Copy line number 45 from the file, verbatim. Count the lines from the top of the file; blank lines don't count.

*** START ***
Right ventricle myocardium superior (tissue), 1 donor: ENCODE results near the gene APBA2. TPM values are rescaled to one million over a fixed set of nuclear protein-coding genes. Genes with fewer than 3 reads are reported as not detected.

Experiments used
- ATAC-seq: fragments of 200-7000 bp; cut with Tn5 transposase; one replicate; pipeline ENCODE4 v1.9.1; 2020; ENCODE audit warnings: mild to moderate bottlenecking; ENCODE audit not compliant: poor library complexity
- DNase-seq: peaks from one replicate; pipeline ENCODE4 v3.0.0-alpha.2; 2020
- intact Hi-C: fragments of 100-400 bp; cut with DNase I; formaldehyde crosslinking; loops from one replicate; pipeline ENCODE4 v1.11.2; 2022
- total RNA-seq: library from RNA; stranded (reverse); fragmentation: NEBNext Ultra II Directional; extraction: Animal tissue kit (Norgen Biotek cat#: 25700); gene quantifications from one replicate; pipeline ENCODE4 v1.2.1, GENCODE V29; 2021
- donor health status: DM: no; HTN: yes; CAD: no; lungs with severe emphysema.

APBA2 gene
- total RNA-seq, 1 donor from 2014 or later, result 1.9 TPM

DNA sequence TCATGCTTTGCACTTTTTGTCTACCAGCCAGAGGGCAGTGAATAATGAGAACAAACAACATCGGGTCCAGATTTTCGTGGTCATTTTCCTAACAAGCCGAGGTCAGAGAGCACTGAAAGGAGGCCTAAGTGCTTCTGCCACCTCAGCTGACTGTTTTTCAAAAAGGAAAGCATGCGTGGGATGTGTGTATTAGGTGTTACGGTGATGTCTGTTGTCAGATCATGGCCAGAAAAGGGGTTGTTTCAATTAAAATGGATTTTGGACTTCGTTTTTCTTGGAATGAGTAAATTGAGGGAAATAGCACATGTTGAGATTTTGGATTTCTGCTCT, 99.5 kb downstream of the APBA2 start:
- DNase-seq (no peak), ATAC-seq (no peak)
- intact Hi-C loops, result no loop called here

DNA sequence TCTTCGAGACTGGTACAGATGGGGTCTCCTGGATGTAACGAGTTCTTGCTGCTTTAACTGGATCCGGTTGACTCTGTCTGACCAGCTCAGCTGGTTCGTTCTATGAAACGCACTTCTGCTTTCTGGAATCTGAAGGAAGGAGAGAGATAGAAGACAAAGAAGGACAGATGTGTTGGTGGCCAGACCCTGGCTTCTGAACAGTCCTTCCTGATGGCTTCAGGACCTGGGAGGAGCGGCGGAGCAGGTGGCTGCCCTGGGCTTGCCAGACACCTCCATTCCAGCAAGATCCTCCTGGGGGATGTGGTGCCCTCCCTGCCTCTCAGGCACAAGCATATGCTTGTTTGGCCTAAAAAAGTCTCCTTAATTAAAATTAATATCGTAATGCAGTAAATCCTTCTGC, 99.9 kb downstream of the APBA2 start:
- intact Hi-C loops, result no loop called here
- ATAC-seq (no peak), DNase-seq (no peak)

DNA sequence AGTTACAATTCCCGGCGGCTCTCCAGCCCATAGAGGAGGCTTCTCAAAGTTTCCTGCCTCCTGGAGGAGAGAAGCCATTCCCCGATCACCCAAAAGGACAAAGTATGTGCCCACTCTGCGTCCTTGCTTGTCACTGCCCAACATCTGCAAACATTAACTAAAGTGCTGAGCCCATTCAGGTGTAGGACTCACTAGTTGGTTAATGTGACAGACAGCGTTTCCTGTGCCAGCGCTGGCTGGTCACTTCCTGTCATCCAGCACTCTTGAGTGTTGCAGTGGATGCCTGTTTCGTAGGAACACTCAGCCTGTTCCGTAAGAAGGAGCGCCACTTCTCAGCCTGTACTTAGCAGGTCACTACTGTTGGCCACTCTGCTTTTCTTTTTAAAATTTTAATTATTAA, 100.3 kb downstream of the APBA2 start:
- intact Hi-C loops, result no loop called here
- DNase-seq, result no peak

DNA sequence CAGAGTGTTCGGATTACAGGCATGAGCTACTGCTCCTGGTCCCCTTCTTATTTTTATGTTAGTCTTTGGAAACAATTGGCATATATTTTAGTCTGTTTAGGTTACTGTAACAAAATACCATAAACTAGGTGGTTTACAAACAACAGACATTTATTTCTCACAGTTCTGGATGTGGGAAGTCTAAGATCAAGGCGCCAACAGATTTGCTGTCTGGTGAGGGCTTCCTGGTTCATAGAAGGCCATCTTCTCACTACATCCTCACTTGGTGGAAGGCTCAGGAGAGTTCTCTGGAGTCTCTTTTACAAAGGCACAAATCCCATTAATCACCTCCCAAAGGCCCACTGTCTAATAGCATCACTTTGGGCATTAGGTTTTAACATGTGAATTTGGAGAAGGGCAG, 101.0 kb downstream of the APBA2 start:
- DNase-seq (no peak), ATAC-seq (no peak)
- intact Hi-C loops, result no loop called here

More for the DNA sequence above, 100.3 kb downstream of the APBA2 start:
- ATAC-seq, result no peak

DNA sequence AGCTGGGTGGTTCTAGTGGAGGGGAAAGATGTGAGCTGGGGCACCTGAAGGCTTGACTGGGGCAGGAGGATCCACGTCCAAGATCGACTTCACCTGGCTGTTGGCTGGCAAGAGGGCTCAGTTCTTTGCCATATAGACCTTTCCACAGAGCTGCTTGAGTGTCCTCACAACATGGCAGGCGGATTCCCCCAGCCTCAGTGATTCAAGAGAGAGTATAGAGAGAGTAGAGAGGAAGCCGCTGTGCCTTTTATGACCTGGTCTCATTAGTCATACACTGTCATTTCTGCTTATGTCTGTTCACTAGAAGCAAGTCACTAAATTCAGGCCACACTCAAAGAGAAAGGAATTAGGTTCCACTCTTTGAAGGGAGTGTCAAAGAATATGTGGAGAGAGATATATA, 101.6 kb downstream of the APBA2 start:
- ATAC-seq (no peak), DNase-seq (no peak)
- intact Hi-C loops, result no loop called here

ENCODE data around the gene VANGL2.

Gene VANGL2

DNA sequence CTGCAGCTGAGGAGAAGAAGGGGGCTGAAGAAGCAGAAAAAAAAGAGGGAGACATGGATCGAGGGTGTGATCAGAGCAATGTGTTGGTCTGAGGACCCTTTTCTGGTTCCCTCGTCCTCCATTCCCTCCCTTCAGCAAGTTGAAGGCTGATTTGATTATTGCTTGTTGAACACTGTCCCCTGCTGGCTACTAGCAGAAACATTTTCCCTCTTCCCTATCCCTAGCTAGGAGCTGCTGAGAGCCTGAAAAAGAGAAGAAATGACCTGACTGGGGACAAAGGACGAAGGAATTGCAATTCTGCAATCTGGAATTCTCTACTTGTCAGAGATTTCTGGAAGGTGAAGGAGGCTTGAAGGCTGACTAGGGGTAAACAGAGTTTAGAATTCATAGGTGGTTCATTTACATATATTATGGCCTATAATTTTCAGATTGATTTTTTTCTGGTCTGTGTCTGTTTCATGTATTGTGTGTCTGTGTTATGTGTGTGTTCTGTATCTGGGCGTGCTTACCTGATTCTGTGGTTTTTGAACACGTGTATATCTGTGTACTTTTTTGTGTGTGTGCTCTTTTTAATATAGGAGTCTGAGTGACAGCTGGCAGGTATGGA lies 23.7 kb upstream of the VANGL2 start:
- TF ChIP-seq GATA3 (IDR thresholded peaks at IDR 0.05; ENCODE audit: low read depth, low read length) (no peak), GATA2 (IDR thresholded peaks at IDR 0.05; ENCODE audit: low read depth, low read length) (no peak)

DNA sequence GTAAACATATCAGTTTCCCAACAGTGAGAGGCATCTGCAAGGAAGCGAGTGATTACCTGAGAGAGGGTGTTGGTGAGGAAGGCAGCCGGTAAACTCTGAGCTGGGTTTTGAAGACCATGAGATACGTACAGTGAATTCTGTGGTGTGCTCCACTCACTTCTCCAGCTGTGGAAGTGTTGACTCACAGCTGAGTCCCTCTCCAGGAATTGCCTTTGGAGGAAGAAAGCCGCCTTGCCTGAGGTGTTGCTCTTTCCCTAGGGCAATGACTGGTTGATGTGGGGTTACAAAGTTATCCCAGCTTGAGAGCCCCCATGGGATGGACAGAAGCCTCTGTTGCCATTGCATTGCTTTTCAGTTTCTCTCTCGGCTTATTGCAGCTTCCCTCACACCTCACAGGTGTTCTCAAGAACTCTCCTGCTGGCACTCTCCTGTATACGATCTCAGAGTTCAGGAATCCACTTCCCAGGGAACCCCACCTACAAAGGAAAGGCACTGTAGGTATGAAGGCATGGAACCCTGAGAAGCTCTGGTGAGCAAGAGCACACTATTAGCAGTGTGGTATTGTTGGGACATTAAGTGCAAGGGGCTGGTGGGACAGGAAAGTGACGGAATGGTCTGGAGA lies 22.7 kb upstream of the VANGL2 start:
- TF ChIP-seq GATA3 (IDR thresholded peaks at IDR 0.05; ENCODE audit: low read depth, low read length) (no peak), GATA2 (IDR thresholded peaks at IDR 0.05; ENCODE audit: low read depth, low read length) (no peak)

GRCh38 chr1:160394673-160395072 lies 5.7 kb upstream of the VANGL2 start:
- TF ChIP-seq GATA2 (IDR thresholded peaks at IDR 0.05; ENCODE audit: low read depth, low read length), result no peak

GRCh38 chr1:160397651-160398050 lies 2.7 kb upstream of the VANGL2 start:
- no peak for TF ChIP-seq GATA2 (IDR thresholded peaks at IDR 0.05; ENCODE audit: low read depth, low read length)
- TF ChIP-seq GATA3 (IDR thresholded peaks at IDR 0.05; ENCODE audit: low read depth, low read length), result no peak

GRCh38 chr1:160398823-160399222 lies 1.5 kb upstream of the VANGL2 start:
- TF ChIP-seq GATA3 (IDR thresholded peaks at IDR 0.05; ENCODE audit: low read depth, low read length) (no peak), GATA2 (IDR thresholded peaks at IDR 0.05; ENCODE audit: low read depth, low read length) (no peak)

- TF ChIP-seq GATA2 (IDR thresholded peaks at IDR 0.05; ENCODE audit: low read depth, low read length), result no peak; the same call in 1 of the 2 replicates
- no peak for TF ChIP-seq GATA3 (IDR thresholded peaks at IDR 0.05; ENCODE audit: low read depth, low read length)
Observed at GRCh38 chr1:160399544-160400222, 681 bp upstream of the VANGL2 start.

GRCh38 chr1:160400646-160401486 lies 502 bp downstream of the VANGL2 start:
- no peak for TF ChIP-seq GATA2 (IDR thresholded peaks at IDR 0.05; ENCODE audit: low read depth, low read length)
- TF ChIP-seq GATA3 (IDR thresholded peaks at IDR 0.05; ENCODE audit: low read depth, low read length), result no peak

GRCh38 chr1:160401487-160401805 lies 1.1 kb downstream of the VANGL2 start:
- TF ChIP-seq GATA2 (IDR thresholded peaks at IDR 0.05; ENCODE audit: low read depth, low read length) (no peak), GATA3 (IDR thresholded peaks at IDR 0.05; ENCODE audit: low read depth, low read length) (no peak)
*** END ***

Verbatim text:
- TF ChIP-seq GATA3 (IDR thresholded peaks at IDR 0.05; ENCODE audit: low read depth, low read length), result no peak